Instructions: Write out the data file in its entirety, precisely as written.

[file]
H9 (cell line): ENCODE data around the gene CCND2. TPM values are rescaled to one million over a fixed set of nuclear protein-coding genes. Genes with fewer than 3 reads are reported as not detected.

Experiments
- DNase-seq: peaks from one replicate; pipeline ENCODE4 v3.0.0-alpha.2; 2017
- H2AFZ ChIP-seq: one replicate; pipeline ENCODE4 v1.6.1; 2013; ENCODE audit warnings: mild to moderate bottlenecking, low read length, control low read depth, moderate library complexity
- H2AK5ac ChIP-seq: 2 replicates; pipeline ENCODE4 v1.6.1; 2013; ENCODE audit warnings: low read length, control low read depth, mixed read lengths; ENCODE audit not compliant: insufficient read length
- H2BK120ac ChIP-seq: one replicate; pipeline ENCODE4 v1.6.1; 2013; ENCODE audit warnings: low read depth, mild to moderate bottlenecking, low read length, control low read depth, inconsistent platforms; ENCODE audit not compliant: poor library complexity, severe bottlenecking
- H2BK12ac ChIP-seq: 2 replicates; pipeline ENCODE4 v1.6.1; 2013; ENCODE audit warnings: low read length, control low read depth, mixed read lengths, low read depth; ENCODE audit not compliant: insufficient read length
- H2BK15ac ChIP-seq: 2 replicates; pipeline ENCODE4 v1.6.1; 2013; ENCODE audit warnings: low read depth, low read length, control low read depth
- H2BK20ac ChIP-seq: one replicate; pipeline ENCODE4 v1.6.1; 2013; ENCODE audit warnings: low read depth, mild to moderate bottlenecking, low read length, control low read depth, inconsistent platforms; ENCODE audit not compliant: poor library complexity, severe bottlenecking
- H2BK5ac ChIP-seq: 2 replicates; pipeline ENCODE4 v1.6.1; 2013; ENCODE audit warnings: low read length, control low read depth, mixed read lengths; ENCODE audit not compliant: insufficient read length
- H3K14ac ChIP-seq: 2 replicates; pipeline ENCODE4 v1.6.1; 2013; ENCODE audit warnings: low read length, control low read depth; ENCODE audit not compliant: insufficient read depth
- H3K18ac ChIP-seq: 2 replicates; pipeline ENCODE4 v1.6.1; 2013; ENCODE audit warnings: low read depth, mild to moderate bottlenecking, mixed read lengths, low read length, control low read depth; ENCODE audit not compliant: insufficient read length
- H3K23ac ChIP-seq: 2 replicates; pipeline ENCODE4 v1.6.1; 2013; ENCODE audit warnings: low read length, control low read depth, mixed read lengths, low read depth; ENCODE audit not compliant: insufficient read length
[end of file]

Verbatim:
H9 (cell line): ENCODE data around the gene CCND2. TPM values are rescaled to one million over a fixed set of nuclear protein-coding genes. Genes with fewer than 3 reads are reported as not detected.

Experiments
- DNase-seq: peaks from one replicate; pipeline ENCODE4 v3.0.0-alpha.2; 2017
- H2AFZ ChIP-seq: one replicate; pipeline ENCODE4 v1.6.1; 2013; ENCODE audit warnings: mild to moderate bottlenecking, low read length, control low read depth, moderate library complexity
- H2AK5ac ChIP-seq: 2 replicates; pipeline ENCODE4 v1.6.1; 2013; ENCODE audit warnings: low read length, control low read depth, mixed read lengths; ENCODE audit not compliant: insufficient read length
- H2BK120ac ChIP-seq: one replicate; pipeline ENCODE4 v1.6.1; 2013; ENCODE audit warnings: low read depth, mild to moderate bottlenecking, low read length, control low read depth, inconsistent platforms; ENCODE audit not compliant: poor library complexity, severe bottlenecking
- H2BK12ac ChIP-seq: 2 replicates; pipeline ENCODE4 v1.6.1; 2013; ENCODE audit warnings: low read length, control low read depth, mixed read lengths, low read depth; ENCODE audit not compliant: insufficient read length
- H2BK15ac ChIP-seq: 2 replicates; pipeline ENCODE4 v1.6.1; 2013; ENCODE audit warnings: low read depth, low read length, control low read depth
- H2BK20ac ChIP-seq: one replicate; pipeline ENCODE4 v1.6.1; 2013; ENCODE audit warnings: low read depth, mild to moderate bottlenecking, low read length, control low read depth, inconsistent platforms; ENCODE audit not compliant: poor library complexity, severe bottlenecking
- H2BK5ac ChIP-seq: 2 replicates; pipeline ENCODE4 v1.6.1; 2013; ENCODE audit warnings: low read length, control low read depth, mixed read lengths; ENCODE audit not compliant: insufficient read length
- H3K14ac ChIP-seq: 2 replicates; pipeline ENCODE4 v1.6.1; 2013; ENCODE audit warnings: low read length, control low read depth; ENCODE audit not compliant: insufficient read depth
- H3K18ac ChIP-seq: 2 replicates; pipeline ENCODE4 v1.6.1; 2013; ENCODE audit warnings: low read depth, mild to moderate bottlenecking, mixed read lengths, low read length, control low read depth; ENCODE audit not compliant: insufficient read length
- H3K23ac ChIP-seq: 2 replicates; pipeline ENCODE4 v1.6.1; 2013; ENCODE audit warnings: low read length, control low read depth, mixed read lengths, low read depth; ENCODE audit not compliant: insufficient read length